One thing was certain: Not enough space existed at shelters across the city, had those people wanted to come indoors.

Every bed at low-barrier shelters in the city, such as the Springs Rescue Mission, where admission is based on behavior, not sobriety, was taken the night of the survey.

The only other beds available were inaccessible for much of the city's homeless population - 84 beds were available for families, youths or people in respite care. Another 21 open beds mandated sobriety.

About 65 sleeping mats went unused that night, including at the Salvation Army's low-barrier emergency warming shelter off Weber Street. It could accommodate 150 people a night, but it recently closed for the season after four months in operation.

Kemppainen said a reticence to visit shelters and use those mats is often understandable. For example, many people struggle with past traumas, deep anxiety and substance use disorders that make utilizing shelters difficult.

Also, Kemppainen added, many people are "just not wanting to let go of that last bit of control that they have in life, which is where they plant their feet."

Phelps added that the figures show a dire need for more easily-accessible shelter beds.

"If shelters are adding any type of beds in their program, it needs to be low-barrier beds" Phelps said, adding he's working on a long-term plan for increasing those.

The survey also dispelled a myth that the majority of homeless people are from out of state, drawn by the legalization of marijuana. Sixty-one percent of people counted said the last place they had stable housing was in El Paso County, slightly more than last year.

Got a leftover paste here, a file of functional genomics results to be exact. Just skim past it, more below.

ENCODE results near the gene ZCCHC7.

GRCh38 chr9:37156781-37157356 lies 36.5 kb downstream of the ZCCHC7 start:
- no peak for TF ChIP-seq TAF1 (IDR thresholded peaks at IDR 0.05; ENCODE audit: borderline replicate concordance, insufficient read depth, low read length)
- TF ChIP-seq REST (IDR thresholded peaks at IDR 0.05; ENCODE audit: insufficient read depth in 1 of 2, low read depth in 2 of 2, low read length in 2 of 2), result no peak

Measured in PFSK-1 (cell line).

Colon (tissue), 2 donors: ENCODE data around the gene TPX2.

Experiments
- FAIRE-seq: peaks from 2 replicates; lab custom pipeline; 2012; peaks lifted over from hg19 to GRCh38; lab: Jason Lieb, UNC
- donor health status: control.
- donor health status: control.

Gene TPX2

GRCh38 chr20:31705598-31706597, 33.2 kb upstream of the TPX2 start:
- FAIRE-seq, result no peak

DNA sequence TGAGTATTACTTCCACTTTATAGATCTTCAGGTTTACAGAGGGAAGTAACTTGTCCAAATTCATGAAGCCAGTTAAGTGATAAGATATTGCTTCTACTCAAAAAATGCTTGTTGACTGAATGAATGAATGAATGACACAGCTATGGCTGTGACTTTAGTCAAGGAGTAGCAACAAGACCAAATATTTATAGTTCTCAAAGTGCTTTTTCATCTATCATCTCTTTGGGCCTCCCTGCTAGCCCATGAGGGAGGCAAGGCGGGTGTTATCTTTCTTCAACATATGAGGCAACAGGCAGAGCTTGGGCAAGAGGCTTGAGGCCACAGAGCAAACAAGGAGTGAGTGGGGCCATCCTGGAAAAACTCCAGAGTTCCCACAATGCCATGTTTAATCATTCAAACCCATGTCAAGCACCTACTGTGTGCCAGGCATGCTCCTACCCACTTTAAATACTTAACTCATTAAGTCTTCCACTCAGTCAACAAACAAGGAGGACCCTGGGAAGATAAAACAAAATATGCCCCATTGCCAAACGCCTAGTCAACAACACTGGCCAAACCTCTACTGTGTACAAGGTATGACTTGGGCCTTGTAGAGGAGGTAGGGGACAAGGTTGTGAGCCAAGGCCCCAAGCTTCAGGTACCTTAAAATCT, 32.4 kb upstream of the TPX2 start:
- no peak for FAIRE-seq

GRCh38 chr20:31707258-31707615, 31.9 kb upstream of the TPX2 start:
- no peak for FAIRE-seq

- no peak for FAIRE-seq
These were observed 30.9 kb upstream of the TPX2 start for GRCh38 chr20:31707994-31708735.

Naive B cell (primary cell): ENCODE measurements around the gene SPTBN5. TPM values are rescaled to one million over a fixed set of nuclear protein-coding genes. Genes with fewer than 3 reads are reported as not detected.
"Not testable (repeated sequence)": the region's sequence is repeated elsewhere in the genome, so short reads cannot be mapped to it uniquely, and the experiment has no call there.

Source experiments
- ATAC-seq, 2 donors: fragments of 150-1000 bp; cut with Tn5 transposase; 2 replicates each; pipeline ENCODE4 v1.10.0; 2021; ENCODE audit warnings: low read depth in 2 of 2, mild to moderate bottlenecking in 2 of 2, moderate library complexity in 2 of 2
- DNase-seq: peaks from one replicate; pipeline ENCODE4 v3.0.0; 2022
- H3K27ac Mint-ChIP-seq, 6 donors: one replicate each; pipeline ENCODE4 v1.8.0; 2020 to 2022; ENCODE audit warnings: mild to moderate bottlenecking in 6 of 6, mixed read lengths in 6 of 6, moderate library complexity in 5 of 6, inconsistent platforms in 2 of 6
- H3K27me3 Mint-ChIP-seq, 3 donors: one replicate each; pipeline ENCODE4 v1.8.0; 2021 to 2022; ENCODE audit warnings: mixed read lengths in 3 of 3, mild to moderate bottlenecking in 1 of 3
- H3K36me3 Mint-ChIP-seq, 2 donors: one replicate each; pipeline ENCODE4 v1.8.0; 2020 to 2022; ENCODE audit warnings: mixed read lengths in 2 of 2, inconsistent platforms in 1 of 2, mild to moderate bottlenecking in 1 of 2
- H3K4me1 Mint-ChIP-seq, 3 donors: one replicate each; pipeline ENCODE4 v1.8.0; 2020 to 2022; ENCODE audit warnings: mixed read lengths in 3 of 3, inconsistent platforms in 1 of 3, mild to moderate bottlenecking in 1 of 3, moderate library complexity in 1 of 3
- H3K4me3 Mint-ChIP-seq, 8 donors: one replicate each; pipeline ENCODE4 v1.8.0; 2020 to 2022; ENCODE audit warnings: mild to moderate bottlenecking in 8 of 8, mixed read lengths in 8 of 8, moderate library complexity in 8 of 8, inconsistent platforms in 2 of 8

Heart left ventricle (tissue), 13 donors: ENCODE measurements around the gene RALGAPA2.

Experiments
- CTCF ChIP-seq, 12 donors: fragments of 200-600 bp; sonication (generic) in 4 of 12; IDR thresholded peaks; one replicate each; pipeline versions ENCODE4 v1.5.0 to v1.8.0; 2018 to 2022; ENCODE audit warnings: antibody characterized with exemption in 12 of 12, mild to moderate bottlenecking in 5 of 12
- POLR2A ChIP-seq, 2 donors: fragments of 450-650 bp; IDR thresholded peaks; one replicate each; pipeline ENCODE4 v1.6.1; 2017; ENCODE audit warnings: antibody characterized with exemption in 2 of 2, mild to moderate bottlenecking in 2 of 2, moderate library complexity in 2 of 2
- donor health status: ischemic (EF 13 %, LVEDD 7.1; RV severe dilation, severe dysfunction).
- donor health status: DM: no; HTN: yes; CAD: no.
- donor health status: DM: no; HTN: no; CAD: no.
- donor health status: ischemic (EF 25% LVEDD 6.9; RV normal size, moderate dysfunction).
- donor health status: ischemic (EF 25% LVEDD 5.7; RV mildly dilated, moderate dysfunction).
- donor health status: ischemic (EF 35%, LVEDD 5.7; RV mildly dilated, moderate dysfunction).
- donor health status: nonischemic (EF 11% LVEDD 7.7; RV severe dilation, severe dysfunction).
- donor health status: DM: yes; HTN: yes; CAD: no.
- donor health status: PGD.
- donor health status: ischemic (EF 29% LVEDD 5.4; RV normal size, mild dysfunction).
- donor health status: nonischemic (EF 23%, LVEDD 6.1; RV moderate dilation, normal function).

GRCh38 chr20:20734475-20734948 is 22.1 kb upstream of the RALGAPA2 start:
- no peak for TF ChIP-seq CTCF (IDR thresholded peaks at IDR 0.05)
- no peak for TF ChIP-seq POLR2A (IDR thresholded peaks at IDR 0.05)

The number of chronically homeless people - anyone with a disabling condition who has been homeless for at least a year, or homeless at least four times in the past three years - declined from 374 to 345.

And the number of unsheltered children ages 17 and younger dropped from 23 last year to nine in January. Overall, the number of homeless children counted dropped by about 50, to 231, although school district counts often are far higher, due to different counting methodologies.

Still, the number of homeless youths ages 18 to 24 rose from 113 to 139.

And the count of homeless veterans remained largely unchanged at 193 - a drop of five people from the previous year.

Phelps said he's developing a program to help homeless veterans better utilize federal housing vouchers that landlords continue to turn down, due to their relatively low reimbursement.

To move the needle on the larger homeless population, he called on the city's developers and nonprofits to partner on more projects emulating Greenway Flats or Freedom Springs - planned apartment complexes that are geared toward housing chronically homeless people and veterans.

"If people want to see less chronically homeless people in our community, we have to have more permanent supportive housing for these folks, to have somewhere for them to go," Phelps said.

Public safety net reporter